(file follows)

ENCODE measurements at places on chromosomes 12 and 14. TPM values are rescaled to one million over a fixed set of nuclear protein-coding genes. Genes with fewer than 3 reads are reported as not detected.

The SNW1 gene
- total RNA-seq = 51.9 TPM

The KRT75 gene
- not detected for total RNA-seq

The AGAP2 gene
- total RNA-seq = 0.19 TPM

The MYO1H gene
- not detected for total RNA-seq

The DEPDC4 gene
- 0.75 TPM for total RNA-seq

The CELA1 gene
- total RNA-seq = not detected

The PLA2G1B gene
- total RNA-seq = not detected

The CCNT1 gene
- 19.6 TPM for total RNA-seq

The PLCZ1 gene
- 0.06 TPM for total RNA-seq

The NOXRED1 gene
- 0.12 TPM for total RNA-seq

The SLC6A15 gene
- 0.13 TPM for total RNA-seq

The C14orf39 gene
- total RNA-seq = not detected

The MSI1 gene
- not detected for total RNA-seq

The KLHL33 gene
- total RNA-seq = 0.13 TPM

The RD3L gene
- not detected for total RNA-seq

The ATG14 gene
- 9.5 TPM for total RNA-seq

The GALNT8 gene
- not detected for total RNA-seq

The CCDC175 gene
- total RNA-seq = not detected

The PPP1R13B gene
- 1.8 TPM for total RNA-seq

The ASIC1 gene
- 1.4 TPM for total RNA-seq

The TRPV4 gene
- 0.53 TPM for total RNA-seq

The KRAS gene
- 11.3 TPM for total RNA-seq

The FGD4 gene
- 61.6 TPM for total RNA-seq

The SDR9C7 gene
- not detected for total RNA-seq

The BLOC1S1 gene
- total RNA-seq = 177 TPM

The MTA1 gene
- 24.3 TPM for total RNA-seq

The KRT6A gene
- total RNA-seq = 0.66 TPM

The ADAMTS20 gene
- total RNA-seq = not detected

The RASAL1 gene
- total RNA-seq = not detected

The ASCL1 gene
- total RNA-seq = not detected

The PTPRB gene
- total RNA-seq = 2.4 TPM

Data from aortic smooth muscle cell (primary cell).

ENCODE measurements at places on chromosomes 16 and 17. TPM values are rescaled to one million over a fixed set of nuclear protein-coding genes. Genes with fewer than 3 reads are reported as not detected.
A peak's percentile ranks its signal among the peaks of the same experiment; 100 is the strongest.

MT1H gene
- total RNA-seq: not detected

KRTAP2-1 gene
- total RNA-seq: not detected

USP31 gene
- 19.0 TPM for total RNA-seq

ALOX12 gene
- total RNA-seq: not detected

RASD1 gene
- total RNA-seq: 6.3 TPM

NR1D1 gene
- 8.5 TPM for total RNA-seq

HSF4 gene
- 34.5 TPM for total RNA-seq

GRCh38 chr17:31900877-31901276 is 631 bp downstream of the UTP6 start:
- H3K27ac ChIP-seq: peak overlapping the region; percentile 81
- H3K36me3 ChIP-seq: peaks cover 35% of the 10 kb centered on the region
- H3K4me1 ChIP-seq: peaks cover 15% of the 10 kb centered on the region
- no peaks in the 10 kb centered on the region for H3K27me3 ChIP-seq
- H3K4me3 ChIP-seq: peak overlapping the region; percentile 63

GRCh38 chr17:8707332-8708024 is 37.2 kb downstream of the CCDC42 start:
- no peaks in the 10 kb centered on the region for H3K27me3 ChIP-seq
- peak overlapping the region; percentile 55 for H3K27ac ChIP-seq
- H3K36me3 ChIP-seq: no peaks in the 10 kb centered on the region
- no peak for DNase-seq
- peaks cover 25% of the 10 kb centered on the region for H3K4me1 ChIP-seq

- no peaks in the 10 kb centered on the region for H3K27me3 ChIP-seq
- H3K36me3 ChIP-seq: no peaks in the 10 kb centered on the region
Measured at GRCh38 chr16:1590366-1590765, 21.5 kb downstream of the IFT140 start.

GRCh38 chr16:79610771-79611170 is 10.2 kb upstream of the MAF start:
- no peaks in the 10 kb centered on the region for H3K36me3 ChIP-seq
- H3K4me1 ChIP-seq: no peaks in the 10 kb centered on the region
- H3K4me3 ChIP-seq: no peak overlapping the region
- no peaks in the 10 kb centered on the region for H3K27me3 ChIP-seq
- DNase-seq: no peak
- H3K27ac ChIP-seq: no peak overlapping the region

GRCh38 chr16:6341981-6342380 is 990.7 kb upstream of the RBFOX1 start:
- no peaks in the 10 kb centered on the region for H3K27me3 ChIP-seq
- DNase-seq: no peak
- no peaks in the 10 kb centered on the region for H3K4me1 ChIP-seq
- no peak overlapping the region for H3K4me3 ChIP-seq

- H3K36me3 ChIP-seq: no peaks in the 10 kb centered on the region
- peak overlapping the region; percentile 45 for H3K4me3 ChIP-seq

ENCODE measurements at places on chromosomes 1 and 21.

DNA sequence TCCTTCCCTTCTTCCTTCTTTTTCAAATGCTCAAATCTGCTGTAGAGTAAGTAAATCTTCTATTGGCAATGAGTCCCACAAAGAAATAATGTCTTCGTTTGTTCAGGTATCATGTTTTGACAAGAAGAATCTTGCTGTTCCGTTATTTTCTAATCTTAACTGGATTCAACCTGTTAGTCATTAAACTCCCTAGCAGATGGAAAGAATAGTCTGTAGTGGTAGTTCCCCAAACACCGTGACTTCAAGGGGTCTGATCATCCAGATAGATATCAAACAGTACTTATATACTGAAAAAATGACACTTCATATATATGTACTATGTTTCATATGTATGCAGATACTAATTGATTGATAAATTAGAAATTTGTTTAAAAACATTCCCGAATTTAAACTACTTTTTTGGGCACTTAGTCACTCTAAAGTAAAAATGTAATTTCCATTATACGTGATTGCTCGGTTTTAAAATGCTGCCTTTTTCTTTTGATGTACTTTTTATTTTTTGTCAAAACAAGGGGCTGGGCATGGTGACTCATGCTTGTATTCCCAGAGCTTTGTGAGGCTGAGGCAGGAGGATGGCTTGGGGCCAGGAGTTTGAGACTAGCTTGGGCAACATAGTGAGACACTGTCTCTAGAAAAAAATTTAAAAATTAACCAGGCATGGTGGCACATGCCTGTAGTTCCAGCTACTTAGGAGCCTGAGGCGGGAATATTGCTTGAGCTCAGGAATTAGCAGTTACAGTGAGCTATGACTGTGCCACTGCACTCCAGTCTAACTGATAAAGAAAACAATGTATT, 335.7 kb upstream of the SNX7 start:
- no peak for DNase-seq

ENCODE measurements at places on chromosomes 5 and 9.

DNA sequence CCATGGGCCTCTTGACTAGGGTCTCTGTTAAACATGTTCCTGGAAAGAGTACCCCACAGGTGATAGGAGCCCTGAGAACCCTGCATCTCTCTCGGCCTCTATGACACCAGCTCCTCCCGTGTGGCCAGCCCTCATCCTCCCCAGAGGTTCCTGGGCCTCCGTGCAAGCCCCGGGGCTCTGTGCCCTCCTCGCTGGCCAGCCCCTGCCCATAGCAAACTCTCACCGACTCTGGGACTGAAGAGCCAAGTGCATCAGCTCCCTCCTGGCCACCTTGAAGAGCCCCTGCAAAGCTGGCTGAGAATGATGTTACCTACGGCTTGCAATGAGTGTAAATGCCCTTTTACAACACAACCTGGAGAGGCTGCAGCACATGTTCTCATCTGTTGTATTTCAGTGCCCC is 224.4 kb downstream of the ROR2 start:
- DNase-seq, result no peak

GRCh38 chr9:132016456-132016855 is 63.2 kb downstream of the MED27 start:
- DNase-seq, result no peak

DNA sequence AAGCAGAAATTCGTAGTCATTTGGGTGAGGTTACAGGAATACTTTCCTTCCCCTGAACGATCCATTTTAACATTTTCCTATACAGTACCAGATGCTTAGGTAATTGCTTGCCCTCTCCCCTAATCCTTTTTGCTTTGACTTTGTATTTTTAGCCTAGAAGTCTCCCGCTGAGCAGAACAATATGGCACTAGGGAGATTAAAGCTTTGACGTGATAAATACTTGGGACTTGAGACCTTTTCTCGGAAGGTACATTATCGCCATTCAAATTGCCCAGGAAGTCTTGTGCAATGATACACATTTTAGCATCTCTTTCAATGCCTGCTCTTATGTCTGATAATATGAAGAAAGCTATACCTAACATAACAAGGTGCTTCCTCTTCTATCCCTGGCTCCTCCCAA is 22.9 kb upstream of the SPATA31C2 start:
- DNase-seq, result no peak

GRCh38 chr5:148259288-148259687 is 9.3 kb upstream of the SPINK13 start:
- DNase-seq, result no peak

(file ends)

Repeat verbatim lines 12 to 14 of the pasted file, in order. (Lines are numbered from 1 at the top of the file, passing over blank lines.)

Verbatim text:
The CELA1 gene
- total RNA-seq = not detected

The PLA2G1B gene